Pastor-Stambaugh Model

The Pastor-Stambaugh model (shorthand PS-model) is a multifactor asset pricing model proposed by Lubos Pastor and Robert f. Stambaugh in 2003. The Pastor-Stambaugh model improves the Fama and French three-factor model by considering a liquidity factor as an additional factor to explain stock returns.

Intuitively, it makes sense that investors that hold illiquid assets should earn a risk-premium. This is because they may have a hard time to sell their securities when a crisis occurs. Thus, they should be compensated for taking that risk and providing financing to companies that become illiquid in times of financial distress.

On this page, we discuss how we can measure liquidity, how to construct the liquidity factor, and finally present the full Pastor-Stambaugh model formula.


There a several ways to measure market liquidity. For example one can have a look at the bid-ask spread. More liquid securities typically have smaller spreads. Alternatively, investors can look at the average daily volume. Pastor and Stambaugh rely on a measure that uses the same inputs as the Amihud illiquidity measure. Moreover, alternative definitions of the liquidity factor may actually use Amihud illiquidity measure to sort stocks based on liquidity. This is because the measure is easy to calculate and only requires daily stock returns and the daily turnover (volume multiplied by the price).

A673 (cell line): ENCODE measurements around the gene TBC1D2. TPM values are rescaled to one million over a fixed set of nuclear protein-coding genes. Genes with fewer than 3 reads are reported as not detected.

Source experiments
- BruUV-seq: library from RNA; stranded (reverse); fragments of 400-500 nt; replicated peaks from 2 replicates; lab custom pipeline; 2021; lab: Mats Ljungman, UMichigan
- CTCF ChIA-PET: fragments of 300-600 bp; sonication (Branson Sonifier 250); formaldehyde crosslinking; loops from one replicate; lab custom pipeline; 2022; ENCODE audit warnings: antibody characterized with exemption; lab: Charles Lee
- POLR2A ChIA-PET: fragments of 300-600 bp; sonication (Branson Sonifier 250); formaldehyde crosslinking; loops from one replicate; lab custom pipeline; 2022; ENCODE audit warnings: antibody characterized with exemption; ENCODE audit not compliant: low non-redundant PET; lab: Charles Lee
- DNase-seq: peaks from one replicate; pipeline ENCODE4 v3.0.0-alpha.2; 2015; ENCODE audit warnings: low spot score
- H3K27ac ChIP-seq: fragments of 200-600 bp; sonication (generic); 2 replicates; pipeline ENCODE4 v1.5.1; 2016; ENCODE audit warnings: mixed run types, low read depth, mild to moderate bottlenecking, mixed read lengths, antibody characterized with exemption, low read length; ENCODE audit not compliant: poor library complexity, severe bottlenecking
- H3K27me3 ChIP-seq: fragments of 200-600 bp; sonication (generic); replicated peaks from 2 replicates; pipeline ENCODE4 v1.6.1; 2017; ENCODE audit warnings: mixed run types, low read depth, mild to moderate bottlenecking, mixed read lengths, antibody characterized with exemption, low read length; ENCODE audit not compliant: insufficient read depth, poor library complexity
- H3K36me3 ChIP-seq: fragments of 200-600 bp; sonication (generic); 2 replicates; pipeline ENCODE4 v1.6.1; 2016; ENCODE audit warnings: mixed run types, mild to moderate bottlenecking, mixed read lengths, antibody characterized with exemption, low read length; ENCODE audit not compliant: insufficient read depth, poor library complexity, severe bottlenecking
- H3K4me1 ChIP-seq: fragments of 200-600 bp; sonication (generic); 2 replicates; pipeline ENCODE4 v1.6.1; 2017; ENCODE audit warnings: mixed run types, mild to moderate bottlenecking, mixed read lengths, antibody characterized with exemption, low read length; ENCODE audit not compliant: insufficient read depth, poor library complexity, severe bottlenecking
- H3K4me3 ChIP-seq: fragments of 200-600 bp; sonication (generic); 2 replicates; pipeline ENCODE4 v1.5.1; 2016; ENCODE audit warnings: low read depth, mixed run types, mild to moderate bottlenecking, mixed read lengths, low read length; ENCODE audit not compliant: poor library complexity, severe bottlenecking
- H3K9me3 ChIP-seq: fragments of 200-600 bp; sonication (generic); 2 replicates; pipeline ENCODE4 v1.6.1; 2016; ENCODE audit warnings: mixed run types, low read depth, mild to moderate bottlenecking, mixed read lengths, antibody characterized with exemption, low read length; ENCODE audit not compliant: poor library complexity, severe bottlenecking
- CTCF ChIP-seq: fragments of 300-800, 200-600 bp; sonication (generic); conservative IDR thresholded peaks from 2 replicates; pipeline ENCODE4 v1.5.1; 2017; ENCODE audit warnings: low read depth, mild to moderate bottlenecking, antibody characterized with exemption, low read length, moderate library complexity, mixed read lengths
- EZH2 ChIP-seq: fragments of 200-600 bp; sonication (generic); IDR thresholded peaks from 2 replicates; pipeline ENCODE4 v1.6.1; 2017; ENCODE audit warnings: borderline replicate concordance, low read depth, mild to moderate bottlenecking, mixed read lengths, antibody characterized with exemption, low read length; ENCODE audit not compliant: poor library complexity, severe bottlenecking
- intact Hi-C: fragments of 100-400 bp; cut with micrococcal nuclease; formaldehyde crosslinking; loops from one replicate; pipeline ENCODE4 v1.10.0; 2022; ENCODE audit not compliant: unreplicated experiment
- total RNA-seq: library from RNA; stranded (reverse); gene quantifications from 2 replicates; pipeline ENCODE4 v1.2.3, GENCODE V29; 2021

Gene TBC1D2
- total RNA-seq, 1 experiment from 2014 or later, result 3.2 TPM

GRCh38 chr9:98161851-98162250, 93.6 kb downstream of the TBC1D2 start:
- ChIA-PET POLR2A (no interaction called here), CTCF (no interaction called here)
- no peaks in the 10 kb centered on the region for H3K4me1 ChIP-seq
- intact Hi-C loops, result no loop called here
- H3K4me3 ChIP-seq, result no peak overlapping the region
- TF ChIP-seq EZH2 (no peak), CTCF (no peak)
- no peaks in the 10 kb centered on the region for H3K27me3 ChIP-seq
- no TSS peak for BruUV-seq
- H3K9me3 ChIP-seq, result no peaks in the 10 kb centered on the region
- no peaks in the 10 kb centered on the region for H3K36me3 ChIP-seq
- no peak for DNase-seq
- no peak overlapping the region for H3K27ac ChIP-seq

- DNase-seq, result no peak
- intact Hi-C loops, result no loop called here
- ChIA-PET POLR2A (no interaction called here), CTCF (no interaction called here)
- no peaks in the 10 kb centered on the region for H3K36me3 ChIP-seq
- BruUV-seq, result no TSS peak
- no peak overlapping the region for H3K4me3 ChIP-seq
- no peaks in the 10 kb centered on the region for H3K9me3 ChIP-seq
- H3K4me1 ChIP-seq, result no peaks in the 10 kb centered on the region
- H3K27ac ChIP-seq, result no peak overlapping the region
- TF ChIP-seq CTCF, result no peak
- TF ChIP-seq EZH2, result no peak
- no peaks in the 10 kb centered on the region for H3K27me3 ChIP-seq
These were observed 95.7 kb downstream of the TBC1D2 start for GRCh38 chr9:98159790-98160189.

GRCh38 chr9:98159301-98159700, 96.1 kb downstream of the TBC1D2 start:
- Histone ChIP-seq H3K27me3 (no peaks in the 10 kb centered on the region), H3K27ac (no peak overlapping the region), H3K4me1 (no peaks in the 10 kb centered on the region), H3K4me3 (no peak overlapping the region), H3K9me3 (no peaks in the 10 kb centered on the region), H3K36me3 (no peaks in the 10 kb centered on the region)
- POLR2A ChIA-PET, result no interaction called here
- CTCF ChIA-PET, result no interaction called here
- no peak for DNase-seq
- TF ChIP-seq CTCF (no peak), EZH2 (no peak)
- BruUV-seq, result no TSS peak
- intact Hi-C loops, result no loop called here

The main insight of Pastor and Stambaugh is that stock returns are related to market-wide liquidity. Thus, companies whose stocks are more sensitive to aggregate market liquidity tend to have a premium compared to stocks whose liquidity is less sensitive to market-wide liquidity. Market-wide liquidity is calculated as the equal-weighted average of the liquidity of all the stocks in the stock market.

Since the market-wide liquidity factor cannot be traded, Pastor and Stambaugh also propose a long-short portfolio that is tradable. In particular, and similar to other equity risk factors, the authors suggest to buy the decile of stocks most sensitive to liquidity shocks and to sell the stocks that are least sensitive to liquidity shocks. Thus, the liquidity factor is constructed by putting the assets in order of liquidity. This is the liquidity factor in the Pastor-Stambaugh model. Now that we have discussed the construction of the liquidity factor, we can discuss the model itself.

Pastor-Stambaugh Model Formula

The PS model is very similar to the Fama-French 3 factor model. In particular, the PS model consists of 4 factors:

    $$E(r_t) = r_f + \beta_1 r_m + \beta_1 HML + \beta_1 SMB + \beta_1 ILLiQUID + \epsilon_t$$

where SMB is the small-minus-big (size) factor, HML is the high-minus-low (value) factor, and ILLIQUID is the illiquidity factor.


We discussed the Pastor-Stambaugh model, a model that argues that more illiquid stocks tend to earn higher returns because they are exposed to shocks in aggregate market liquidity.